Compulsively Playing Video Games Now Qualifies as Mental Health Condition, said WHO

Compulsively Playing Video Games Now Qualifies as Mental Health Condition, said WHO

Compulsive video game playing could now be counted among mental health issues, said WHO in its recent edition of a disease classification manual. The UN health agency also said spending excessive amount of time playing video games should be checked for avoiding dangers in the real world. This confirmed the concerns of few parents but also pushed critics to give a warning of the risk of stigmatizing numerous young gamers. According to the agency, healthcare workers, families, and governments could prepare themselves and be on their toes to determine the risks if ‘gaming disorder’ is classified as a separate addiction.

Proposal of Listing Gaming Disorder as New Problem Based on Scientific Evidence Accepted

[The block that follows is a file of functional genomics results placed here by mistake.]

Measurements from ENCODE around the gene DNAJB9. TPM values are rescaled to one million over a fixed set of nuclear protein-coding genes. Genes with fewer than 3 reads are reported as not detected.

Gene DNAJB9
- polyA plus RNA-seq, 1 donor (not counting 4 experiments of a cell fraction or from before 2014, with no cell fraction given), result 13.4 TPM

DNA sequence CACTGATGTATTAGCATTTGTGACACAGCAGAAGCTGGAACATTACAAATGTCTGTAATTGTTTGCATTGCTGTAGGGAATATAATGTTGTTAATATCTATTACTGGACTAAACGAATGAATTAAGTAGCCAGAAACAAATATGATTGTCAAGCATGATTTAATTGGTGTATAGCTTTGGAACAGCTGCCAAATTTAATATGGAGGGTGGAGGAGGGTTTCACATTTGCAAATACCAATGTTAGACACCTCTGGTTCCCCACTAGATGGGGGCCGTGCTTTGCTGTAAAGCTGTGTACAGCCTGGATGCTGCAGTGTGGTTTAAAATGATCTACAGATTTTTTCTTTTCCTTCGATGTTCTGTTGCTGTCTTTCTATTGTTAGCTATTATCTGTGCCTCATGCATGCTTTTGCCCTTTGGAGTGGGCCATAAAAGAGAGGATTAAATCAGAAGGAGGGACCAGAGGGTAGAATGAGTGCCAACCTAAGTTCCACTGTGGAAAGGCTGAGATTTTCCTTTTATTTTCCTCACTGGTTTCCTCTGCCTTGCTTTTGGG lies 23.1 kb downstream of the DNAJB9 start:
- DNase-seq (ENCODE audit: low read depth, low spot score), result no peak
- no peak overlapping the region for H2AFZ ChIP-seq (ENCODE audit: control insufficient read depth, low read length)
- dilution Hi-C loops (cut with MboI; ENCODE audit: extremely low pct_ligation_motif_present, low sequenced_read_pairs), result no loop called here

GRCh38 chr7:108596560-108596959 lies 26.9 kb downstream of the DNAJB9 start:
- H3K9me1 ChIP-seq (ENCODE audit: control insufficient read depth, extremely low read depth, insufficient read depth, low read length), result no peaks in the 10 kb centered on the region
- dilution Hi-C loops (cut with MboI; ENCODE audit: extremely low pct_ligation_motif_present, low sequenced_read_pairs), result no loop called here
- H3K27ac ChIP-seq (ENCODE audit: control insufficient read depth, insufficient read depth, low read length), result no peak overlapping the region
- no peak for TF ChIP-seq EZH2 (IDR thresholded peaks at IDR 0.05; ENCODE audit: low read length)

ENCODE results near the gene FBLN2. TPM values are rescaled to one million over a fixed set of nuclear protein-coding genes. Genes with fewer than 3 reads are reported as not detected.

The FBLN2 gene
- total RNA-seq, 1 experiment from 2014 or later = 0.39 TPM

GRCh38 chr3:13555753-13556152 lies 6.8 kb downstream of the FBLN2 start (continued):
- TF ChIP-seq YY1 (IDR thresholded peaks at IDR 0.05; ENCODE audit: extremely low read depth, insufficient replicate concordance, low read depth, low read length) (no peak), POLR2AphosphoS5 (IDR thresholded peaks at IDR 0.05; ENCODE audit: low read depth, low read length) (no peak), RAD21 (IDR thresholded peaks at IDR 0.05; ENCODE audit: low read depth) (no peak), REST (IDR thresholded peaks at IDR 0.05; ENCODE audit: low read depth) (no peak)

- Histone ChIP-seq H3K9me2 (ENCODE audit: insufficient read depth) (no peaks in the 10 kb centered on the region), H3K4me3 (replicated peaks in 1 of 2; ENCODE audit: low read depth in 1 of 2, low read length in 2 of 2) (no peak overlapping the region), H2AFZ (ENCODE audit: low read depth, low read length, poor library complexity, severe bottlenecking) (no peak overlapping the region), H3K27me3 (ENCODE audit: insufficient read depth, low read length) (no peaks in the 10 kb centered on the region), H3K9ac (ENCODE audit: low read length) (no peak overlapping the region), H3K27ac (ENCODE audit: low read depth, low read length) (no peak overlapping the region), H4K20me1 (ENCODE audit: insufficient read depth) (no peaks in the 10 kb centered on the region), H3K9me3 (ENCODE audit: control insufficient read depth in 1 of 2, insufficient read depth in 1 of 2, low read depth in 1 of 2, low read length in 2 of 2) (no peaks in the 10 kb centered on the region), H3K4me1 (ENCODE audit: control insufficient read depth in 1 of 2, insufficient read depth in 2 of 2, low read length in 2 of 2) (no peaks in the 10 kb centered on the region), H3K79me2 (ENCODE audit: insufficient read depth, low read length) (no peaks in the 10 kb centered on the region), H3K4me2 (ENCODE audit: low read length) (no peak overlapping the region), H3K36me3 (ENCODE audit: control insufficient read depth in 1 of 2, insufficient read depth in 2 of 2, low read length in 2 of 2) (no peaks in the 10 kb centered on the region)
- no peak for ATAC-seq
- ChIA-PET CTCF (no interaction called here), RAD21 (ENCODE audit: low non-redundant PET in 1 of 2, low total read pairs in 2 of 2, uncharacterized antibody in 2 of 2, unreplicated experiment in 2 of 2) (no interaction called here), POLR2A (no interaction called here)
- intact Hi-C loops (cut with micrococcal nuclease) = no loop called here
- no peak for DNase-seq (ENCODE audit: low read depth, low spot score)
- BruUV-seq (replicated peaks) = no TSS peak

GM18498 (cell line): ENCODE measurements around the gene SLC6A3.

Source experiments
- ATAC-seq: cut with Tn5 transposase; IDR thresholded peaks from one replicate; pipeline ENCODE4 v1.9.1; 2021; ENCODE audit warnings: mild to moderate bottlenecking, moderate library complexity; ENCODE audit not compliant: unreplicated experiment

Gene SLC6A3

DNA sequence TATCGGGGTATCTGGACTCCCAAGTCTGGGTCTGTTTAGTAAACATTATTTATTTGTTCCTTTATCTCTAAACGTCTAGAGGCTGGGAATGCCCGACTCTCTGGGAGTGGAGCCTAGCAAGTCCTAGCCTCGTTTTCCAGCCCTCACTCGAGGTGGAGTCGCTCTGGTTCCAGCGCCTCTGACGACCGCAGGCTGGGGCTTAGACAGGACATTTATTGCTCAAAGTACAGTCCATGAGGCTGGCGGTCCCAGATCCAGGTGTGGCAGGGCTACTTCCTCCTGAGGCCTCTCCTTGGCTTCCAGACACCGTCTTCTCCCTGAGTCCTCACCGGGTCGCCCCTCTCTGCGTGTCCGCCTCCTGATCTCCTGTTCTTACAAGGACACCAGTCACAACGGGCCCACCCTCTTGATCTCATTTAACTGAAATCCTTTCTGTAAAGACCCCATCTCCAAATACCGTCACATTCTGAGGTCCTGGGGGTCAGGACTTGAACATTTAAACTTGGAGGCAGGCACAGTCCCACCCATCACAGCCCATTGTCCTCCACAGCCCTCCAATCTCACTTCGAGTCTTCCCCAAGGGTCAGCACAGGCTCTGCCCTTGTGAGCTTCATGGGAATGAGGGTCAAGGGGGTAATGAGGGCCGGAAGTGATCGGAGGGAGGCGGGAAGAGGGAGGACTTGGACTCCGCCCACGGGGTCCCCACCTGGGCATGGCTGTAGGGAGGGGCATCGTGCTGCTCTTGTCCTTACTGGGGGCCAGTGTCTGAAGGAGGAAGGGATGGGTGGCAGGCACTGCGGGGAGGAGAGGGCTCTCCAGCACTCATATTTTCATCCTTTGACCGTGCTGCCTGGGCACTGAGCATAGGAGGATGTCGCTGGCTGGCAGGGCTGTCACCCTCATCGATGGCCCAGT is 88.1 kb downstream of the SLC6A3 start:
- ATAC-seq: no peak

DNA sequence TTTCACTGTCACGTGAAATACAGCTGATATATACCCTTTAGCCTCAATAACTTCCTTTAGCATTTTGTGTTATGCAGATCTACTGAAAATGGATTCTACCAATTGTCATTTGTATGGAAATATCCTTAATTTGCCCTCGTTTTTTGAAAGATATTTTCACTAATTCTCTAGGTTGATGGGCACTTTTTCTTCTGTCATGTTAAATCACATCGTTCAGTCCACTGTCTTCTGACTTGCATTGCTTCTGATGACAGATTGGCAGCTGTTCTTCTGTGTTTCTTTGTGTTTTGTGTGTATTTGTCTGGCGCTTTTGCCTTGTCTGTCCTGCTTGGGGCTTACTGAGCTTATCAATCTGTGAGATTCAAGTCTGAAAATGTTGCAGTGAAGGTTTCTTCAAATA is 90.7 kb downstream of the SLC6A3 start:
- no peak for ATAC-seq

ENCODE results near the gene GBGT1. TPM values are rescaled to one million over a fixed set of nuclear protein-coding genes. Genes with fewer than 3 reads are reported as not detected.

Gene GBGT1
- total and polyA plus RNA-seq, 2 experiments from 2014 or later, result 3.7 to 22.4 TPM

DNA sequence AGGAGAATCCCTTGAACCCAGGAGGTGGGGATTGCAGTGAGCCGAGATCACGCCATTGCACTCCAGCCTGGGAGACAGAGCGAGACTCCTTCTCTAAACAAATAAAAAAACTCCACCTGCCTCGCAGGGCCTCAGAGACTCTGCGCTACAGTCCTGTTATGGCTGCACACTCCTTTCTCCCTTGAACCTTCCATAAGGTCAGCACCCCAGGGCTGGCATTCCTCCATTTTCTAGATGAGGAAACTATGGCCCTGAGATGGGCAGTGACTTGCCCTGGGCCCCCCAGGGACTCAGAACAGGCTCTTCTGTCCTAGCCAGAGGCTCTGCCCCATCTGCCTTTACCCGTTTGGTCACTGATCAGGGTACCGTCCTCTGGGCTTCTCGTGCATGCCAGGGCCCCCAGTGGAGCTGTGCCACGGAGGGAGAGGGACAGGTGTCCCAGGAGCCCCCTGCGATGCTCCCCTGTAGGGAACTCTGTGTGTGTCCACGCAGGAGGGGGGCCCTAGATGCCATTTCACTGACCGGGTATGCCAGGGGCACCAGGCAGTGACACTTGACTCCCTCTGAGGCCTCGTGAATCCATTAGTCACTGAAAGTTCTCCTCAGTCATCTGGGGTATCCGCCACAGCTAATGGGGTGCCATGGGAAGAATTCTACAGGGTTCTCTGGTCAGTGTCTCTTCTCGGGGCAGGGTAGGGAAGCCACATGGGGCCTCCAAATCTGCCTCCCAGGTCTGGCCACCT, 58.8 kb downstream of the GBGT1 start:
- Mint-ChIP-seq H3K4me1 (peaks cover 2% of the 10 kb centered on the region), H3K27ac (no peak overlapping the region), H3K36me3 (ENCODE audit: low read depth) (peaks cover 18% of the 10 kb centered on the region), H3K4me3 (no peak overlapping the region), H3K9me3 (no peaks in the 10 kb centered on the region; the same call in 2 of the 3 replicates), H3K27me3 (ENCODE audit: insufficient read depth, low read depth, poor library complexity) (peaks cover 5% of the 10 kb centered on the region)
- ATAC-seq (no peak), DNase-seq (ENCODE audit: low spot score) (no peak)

With less than a 3% of all video game players believing not to be affected by gaming disorder, WHO and other experts were quick to note that the condition is still thin on the ground. The proposal of listing gaming disorder as a new health problem evidenced by science is said to be accepted by mental health and substance abuse director of WHO, Dr. Shekhar Saxena. However, the new designation might be a reason of unnecessary worry for parents, warned British Psychological Society spokeswoman, Dr. Joan Harvey. Medics will be flooded with requests if the idea that every child spending hours playing games is an addict holds true, she continued.

Nonetheless, WHO’s new classification was backed by others who said that it is critical to quickly identify people addicted to video games since they are generally young adults or teenagers who do not seek help all by themselves.

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